HANAMI – IMPORTANT JAPANESE TRADITION
If you have ever been to Japan in the spring, we can say with full confidence: most likely, you went to enjoy the stunning sight of blooming sakura. The sakura blossom season has been and remains one of the most attractive things about Japan. However, sakura does not bloom as long as we would like, and not everyone has the unique opportunity to admire it in full bloom. Many tourists try to make the trip to Japan as much as possible in order to capture these two to three weeks of the week, but, unfortunately, due to the unpredictability of the flowering time, not everyone can see the sakura in its full splendor.
Sakura always captivates tourists. But do not think that her magic only affects visitors. The Japanese themselves are no less obsessed with this fleeting beauty. The Japanese word hanami means the process of admiring and enjoying the blossoming sakura. Simply put, if you are having a picnic in the park under the canopy of sakura branches or just strolling between the sakura trees, then you are engaged in khans.
For many centuries, the khans remained a Japanese tradition. The first mention of it dates back to the Nara era (710–794). Surprisingly, in those days, the Japanese were far from hunting for sakura; instead, they admired the flowering of ume – that is, plums. It was like the celebration of a blossoming sakura is now celebrated: the Japanese gathered in the gardens and enjoyed the panorama of flowering trees, looking for the most beautiful places. Sakura began to gain popularity only during the Heian period (794–1185). The transience of the beauty of sakura blossoms has made it famous all over the world, therefore, both Japanese and visitors now prefer to have picnics under sakura in the company of their friends and relatives.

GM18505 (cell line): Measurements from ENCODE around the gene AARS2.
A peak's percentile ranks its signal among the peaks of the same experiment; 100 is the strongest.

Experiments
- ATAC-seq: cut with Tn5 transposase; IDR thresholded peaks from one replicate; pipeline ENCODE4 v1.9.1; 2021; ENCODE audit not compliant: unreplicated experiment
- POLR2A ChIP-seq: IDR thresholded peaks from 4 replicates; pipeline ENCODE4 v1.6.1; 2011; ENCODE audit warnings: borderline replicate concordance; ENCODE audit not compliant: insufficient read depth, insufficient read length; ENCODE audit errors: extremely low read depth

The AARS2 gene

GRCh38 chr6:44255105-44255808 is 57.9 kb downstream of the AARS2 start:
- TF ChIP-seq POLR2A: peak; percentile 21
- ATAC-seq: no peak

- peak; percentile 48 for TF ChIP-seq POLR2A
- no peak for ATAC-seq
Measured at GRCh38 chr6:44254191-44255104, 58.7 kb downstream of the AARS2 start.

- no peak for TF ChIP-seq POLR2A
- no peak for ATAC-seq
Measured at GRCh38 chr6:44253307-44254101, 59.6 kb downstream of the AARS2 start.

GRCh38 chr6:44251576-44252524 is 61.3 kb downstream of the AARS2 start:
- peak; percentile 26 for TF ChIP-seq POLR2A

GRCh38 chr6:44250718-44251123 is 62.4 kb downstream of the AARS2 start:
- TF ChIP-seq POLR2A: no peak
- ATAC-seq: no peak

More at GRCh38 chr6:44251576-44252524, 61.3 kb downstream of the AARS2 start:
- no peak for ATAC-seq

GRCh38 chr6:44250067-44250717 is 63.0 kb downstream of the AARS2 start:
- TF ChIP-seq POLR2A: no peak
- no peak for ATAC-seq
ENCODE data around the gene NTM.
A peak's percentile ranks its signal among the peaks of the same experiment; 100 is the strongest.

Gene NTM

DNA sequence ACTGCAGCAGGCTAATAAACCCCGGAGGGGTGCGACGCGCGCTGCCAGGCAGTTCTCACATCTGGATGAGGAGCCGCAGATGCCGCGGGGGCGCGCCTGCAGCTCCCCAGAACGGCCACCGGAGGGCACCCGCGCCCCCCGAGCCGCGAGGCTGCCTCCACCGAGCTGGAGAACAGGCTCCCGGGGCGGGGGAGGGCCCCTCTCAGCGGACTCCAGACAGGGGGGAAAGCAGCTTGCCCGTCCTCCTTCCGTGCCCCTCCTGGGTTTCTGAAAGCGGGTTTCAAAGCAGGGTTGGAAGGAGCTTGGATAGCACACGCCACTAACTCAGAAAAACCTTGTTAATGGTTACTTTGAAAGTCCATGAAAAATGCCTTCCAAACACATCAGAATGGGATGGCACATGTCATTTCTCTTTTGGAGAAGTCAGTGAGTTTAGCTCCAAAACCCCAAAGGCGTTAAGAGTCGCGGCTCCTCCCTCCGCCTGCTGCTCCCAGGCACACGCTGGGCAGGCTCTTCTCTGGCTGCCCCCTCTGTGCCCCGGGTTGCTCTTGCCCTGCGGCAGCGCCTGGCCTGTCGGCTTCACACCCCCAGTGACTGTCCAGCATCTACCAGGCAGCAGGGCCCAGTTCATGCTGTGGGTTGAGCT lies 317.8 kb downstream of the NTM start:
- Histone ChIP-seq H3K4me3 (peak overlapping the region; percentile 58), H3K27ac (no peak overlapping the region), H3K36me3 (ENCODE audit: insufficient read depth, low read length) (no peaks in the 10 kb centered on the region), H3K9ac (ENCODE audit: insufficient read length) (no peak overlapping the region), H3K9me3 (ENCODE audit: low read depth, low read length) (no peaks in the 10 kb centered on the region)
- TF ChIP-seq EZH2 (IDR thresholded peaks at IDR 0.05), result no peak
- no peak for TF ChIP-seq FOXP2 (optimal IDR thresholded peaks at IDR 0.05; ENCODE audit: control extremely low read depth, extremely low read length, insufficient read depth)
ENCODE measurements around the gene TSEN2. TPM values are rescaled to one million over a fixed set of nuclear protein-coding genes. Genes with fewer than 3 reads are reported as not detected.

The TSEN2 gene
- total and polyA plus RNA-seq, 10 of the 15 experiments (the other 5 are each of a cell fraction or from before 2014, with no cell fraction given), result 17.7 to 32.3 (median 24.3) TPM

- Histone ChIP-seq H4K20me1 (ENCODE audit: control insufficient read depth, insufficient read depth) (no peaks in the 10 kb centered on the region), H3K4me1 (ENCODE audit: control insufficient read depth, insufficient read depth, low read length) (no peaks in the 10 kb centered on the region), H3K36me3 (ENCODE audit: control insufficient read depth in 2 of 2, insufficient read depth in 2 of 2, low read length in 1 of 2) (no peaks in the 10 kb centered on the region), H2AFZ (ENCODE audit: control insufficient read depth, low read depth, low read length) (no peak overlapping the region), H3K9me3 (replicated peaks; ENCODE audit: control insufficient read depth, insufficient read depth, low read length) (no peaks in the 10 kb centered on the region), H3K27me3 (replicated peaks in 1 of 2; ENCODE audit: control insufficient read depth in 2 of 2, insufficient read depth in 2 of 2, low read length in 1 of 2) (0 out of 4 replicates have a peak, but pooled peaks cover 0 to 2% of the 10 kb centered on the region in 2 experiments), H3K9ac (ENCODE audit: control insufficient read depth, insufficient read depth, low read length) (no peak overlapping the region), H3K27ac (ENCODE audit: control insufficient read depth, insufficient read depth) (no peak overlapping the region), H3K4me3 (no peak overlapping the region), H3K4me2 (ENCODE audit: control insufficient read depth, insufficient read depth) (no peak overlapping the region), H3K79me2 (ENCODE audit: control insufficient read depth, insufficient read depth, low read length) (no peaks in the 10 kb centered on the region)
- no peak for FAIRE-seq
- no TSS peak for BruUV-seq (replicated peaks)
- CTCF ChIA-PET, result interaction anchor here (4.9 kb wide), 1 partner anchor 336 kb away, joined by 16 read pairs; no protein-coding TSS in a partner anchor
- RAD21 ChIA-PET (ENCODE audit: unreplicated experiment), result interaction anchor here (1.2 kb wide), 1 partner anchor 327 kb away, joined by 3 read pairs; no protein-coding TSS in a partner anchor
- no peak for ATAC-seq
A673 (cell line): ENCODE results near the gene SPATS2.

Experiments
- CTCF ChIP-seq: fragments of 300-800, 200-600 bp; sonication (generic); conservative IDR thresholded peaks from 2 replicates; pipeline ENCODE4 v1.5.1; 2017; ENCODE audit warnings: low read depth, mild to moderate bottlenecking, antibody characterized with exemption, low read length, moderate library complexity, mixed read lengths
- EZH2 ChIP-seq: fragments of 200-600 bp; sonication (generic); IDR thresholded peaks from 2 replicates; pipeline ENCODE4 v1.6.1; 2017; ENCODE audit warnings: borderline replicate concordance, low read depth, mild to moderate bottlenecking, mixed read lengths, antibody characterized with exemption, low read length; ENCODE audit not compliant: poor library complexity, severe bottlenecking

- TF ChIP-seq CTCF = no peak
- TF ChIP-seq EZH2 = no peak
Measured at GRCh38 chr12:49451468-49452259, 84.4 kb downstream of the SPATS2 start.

WHAT DO YOU NEED TO DO IN THE SEASON OF HANAMI?
In fact, even if you are just looking at the blossoming sakura, you are doing the khans. However, the custom is much more common – to gather with family and friends, settle down under sakura trees and enjoy its fragile beauty in a pleasant company.
In popular gardens and parks suitable for khans, you will find rugs everywhere that people sit on. Many take photographs, taste delicious food, arrange active games in the fresh air, and some even take a nap. A particularly important part of the celebration is alcoholic beverages.
Usually khanami is performed in the daytime, but for true connoisseurs of Japanese culture, admiring the sakura can continue after sunset. For this, the Japanese even came up with a special term for evening khans – yodzakura. To prevent the darkness from hiding the beauty of cherry trees, paper lanterns are hung in parks and gardens. Such lighting adds a mystical touch to sakura and creates a truly magical atmosphere.
MOST POPULAR PLACES FOR HANAMI
Sakura trees in Japan can be found locally, but there are several especially beautiful places known for their khans:
Goryokaku Park (Hokkaido)
This park is famous for the Battle of Hokkaido. More than 1,600 sakura trees grow here.
Hirosaki Park (Aomori)
Beautiful sakura trees, a traditional bridge and the stunning Hirosaki castle in the background together create a magnificent panorama that will be remembered for a long time.
Tidorigafuti Park (Tokyo)
Chidorigafuti Park in Tokyo is famous for its yodzakura – the so-called process of admiring sakura in the evenings. A pedestrian alley, nearly 700 meters in length, is planted with 260 cherry trees. These trees are highlighted in spring evenings, which is an amazing sight, however, for those who prefer day walks, there is something special: you can rent a boat and sail on it through the rivulet flowing through the park, admiring the beautiful view.